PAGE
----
As the ACE-Chubb deal closes to create the new Chubb, ACE CEO Evan Greenberg will head the new entity, Chubb CEO John Finnegan assume other responsibilities and Chubb’s Dino Robusto will join CNA Insurance to be in position to succeed CEO Tom Motamed when he retires next December.
These are just some of the CEO changes of 2015 and 2016. Earlier this week, Insurance Journal reported more fully on who’s in and who’s out and the CEO Classes of 2015 and 2016.
- Disruption and Innovation
In addition to being glued to the Google news, readers were drawn to the stories predicting major change ahead for the industry. They included the prospect of driverless cars and on-demand services erasing as much as 60 percent of the auto insurance market; how wearable devices collecting real-time data could disrupt workers’ compensation, claims management and other segments of the industry; and how drones could revolutionize claims and risk management. Marketers have lost control of insurance buying and soon, small groups of people could be running their own peert-to-peer insurance companies. It has all convinced the industry to finally take the need for innovation seriously.
- Workers’ Comp’s Grand Bargain
National Public Radio and ProPublica launched an investigative series on the workers’ compensation system that questioned whether reforms in states have changed the system to the point where it no longer serves as a fair trade-off and exclusive remedy for injured workers who give up their right to sue. The debate over options to the traditional workers’ compensation system continued in various states including Oklahoma, Tennessee and South Carolina while Florida insurers worried about a legal challenge to the constitutionality of Florida workers’ compensation system.
- Greenberg’s Beef with AIG Bailout
The $85 billion AIG bailout was in 2008 but the headlines have continued. This year saw Maurice Greenberg, former AIG CEO and now CEO of Starr, win his long-shot court fight over his claim that the government’s bailout terms were unfair to AIG shareholders including Starr. U.S. Court of Federal Claims Judge Thomas Wheeler agreed, ruling the Federal Reserve set illegal conditions for the $85 billion rescue loan to AIG in September 2008, though he didn’t award damages. Greenberg is still trying to get damages.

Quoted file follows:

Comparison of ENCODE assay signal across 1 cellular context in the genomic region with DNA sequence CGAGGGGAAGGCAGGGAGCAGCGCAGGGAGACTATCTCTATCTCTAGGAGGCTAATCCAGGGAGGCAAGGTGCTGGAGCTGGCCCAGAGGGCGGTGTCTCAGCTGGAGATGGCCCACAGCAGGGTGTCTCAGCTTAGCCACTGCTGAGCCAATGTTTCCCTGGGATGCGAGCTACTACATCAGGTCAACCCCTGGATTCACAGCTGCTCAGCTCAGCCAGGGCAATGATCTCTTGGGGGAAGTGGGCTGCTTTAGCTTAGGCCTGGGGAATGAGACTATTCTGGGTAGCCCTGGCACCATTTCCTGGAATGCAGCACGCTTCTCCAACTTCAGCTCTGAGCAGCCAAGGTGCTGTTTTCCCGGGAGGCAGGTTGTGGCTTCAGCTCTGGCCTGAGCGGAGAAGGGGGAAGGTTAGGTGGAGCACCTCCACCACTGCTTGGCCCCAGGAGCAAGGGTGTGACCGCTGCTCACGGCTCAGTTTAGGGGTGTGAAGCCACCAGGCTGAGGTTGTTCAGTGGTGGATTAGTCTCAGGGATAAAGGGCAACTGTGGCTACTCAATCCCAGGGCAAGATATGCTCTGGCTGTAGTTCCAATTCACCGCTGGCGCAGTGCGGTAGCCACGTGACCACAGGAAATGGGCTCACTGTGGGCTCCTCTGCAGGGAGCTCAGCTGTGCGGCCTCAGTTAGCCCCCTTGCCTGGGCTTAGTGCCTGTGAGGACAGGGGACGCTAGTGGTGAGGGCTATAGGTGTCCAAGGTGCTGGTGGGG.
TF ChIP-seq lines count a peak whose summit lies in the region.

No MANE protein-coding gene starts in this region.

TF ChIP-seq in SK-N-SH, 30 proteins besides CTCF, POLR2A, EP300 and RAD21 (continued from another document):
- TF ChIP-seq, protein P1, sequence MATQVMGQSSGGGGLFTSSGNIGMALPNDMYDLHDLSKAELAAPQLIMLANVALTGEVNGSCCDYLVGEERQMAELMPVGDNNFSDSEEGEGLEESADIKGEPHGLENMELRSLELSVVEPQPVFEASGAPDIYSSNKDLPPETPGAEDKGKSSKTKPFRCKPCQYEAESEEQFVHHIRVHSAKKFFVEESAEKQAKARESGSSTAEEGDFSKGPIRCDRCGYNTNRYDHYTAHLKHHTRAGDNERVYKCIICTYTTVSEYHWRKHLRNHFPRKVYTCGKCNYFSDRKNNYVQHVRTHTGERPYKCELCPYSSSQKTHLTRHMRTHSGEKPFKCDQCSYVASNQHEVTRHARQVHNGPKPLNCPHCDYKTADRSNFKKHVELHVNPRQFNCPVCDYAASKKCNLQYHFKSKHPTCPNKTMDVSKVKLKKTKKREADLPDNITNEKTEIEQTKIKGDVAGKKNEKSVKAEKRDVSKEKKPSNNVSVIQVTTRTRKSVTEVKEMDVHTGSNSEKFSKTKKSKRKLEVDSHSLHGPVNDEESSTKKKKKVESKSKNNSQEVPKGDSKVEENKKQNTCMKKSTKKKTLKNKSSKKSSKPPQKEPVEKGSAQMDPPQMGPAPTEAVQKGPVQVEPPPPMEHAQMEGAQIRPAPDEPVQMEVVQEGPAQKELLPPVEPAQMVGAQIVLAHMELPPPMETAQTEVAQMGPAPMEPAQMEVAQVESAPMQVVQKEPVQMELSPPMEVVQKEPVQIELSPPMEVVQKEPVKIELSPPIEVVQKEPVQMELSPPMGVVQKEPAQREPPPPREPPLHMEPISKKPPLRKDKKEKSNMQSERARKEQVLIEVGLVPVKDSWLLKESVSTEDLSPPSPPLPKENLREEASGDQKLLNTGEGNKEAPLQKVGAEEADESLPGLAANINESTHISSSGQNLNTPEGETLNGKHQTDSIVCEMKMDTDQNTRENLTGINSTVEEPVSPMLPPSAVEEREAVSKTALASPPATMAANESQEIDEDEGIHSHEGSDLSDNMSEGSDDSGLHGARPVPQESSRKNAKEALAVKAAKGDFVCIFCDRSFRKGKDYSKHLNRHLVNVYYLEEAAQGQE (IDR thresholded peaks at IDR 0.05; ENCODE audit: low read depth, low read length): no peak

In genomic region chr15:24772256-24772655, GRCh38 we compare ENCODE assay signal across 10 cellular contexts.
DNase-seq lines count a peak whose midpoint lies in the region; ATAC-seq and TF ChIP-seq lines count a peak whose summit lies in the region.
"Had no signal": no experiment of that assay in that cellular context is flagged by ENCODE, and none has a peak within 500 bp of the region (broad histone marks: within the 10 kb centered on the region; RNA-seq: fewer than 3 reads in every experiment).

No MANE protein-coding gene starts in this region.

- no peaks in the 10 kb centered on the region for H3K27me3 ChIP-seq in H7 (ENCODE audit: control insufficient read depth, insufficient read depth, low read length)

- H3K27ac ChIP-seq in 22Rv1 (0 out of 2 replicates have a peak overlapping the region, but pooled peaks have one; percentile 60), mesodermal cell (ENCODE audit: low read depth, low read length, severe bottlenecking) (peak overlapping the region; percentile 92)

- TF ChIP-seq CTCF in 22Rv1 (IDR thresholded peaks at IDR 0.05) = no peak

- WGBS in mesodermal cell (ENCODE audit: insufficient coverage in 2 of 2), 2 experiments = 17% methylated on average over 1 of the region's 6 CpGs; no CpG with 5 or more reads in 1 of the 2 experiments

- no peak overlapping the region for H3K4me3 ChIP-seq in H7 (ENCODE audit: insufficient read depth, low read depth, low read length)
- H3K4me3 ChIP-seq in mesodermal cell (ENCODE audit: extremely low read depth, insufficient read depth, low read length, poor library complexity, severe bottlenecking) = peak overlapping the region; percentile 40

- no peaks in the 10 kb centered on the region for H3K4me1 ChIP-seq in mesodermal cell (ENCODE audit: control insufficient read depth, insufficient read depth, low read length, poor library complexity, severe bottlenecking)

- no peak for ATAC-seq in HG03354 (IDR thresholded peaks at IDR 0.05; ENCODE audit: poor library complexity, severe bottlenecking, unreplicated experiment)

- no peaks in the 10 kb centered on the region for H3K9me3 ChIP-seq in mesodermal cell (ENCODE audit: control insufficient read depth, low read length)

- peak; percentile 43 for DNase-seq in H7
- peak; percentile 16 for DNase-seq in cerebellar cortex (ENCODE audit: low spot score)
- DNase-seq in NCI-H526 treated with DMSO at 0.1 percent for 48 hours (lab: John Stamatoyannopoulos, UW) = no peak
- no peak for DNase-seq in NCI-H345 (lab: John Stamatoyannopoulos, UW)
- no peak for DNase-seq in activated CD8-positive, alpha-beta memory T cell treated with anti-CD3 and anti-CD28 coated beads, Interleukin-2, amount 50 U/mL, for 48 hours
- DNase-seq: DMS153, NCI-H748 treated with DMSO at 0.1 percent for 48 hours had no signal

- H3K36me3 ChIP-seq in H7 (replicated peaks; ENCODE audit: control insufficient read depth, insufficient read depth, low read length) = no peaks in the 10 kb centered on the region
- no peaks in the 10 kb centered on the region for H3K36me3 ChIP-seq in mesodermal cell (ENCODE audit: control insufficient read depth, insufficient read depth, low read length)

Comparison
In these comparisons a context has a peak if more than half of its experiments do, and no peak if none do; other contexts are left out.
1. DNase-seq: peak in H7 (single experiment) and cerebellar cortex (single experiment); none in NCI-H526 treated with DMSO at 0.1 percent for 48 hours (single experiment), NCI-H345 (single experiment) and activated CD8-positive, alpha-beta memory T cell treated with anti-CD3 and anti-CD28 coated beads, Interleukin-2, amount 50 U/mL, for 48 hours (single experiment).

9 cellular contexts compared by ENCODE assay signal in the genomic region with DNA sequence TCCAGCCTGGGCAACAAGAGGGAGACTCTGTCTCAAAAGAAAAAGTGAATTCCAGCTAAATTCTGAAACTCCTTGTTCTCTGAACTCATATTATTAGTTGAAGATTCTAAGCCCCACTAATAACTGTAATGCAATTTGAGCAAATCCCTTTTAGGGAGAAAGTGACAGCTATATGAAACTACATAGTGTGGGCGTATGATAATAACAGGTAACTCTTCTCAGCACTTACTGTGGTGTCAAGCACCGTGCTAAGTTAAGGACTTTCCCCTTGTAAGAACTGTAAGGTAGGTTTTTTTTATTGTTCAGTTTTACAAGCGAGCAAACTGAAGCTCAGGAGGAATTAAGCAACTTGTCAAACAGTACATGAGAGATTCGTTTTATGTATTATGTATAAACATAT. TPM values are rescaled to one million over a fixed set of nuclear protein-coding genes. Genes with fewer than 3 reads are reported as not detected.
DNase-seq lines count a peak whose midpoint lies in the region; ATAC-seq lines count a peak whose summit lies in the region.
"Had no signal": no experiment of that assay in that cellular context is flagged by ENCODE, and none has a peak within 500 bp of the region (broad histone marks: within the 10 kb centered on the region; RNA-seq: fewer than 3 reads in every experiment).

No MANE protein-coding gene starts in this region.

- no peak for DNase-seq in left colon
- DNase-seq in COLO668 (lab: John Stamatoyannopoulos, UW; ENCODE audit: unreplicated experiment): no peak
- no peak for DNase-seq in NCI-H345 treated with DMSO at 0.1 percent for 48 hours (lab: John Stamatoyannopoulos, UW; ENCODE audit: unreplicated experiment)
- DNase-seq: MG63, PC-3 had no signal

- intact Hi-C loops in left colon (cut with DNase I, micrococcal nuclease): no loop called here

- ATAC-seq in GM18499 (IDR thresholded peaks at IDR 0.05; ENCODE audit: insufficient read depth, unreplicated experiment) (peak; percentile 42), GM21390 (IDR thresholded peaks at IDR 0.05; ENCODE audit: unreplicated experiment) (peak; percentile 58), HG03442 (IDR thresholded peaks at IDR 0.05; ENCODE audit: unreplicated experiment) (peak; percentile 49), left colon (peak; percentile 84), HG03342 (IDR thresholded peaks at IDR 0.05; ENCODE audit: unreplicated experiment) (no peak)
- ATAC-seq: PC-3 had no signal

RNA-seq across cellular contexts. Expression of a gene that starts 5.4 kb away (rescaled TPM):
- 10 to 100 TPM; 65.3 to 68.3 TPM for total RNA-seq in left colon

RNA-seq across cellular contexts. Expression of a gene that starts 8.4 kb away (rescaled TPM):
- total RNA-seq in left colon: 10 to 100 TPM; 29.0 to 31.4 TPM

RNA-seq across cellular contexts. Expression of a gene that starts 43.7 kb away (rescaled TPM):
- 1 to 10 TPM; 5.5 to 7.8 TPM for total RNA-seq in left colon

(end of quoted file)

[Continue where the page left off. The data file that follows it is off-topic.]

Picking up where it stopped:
- Weather Watching
The industry always follows the weather closely. The continuing California drought, including the related wildfire threat, topped the bad weather news. The Atlantic hurricane season stayed below normal with 11 named storms, while the eastern and central Pacific were above normal with both regions shattering all-time records. Readers closely followed the progress of El Nino and what El Nino would mean for this winter’s weather.
- Obamacare Ongoing
Obamacare remains controversial in certain circles and every story brought attention and reader comments, whether it was about progress, a setback, an enrollment marker, religious complaints or another vote to repeal. The most popular Obamacare story asked, “How Long Will Health Insurers Remain Patient with Obamacare?”
- Auto Insurance Pricing
Other popular stories of 2015: Continued downward pricing in P/C insurance and reinsurance; the Supreme Court ruling on gay marriage; the Willis-Towers Watson merger; whether Uber or other “gig” economy workers should be classified as contractors or employees; calls by activist investor Carl Icahn to split AIG into three separate companies; and renewal of the federal terrorism reinsurance program.